The Catholic Moment: Forty heroes’ flight of faith
Wednesday, September 2, 2009
By Scott Mussari
The number 40 has certain significance in the Bible. Forty days was the length of time Noah withstood the rains, Moses was up the mountain and Jesus was in the desert. Scholars believe the meaning behind the use of 40 is to symbolize a period of struggle and strife. This is exactly what the 40 women and men (seven crew members plus 33 passengers) of United Flight 93 experienced on Sept. 11, 2001.
It departed approximately 40 minutes late, and due to this delay those on board heard about the horrific tragedies that had occurred already in New York and Washington, D.C. It is estimated Flight 93 was airborne about 40 minutes when the hijackers stormed the cockpit and began forcing everyone to the rear of the cabin.
As the passengers and crew communicated via airfones to family, friends, operators and anyone they could contact, they collectively came to the conclusion the flight was on a similar mission of mass destruction. They resolved to bond together and demonstrated their true heroism.
A hero is defined as someone displaying courage and nobility. To be heroic is to willingly forgo one’s own security and safety to focus on helping another. It means to sacrifice one’s self for others.
The 40 heroes of Flight 93 did not decide to try to take back the plane because they thought it would be in their best interest or because they were filled with anger and hatred. They made their decision because they knew about the thousands of innocents killed in the other crashes, and they vowed to attempt to prevent further bloodshed.
Who were these heroes? They were simple, common folks. They were people pursuing their careers, like Toshiya Kuge, who was studying English at the University of Utah. They were volunteers, like Alan Beaven, who was preparing to leave for a four-year long sabbatical to serve at a foundation in Bombay, India.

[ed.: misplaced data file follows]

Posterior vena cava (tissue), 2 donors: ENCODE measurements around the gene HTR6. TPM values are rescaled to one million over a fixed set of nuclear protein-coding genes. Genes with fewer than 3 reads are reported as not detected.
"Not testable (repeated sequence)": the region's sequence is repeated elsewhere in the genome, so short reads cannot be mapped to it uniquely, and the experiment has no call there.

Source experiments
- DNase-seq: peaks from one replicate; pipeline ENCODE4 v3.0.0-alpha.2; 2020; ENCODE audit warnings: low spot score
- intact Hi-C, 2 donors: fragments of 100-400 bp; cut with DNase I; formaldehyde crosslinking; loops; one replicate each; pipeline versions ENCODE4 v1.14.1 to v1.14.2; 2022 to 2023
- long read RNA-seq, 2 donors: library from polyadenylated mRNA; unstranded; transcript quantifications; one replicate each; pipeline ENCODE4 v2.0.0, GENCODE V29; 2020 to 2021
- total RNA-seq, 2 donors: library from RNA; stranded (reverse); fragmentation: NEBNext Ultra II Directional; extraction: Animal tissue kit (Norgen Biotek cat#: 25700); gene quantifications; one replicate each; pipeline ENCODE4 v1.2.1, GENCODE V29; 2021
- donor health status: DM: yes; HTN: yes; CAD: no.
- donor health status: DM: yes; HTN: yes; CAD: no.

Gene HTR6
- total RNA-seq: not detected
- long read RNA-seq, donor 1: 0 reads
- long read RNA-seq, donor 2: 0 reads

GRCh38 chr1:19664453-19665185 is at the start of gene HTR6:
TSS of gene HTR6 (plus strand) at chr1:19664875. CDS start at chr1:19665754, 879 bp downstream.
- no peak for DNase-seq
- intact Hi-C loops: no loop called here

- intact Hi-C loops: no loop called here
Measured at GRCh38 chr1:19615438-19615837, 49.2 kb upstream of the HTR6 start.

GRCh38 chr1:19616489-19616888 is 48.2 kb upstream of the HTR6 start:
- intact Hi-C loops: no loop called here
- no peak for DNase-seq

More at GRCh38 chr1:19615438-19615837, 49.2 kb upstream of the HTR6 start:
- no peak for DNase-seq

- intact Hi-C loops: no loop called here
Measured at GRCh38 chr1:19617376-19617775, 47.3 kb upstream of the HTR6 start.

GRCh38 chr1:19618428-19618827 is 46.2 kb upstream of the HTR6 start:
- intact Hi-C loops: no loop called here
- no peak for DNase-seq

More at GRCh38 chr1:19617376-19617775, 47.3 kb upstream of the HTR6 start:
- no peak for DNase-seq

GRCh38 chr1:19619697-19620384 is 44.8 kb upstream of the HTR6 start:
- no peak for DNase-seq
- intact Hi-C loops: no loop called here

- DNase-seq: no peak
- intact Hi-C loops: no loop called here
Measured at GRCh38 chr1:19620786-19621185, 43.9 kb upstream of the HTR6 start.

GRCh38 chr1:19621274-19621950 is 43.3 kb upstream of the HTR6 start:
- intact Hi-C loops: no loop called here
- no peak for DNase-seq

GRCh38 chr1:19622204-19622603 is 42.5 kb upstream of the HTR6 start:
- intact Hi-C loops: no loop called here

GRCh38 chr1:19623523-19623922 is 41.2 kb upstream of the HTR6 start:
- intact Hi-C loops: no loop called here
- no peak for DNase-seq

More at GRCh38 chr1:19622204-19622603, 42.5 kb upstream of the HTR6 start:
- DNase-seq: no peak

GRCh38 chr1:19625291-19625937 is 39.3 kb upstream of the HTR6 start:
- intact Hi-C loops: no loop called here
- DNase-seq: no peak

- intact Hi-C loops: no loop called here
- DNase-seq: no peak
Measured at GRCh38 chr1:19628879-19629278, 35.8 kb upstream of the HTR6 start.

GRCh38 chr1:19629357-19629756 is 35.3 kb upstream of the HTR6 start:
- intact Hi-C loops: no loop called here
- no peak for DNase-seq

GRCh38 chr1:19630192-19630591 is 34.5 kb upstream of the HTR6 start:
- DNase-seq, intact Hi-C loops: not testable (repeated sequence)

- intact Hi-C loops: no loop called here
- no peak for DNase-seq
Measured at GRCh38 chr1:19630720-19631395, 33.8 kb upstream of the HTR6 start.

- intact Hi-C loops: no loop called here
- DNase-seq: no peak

There were pranksters such as Andrew Garcia, who balanced his joking nature with deep Christian values, and aggressors such as Marion Britton, who sometimes was not appreciated for her brashness. Their sports allegiances swung from Todd Beamer, who owned a Cubs’ pinball machine, to Louis Nacke II, who supported Pittsburgh teams.
They ranged from 29-year-old Deora Bodley to 79-year-old Hilda Marcin.
They were people constantly on the move like Mark Bingham, who overslept and only was able to make the flight because his buddy sped him to the airport. They were people of unhurried prayer like CeeCee Lyles, who after leaving a message for her husband on their home answering machine could be heard praying for her family, for herself and for the men who were hijacking the plane.
When 40 is referenced during difficult times in Scripture, it is always followed by a time of restoration. Creation began anew again after the flood, the covenant was renewed after descending the mountain and Christ was rejuvenated after leaving the desert. The Lord was present during and after these ordeals in the Bible and was there to provide strength to the 40 heroes throughout their time of trial in this one nation under God.
What sacrifices are we personally willing to make in our own faith stories, to be the heroes our Creator calls us to be?
Scott Mussari is the director of faith formation at St. Columban Church in Loveland and can be reached at firstname.lastname@example.org.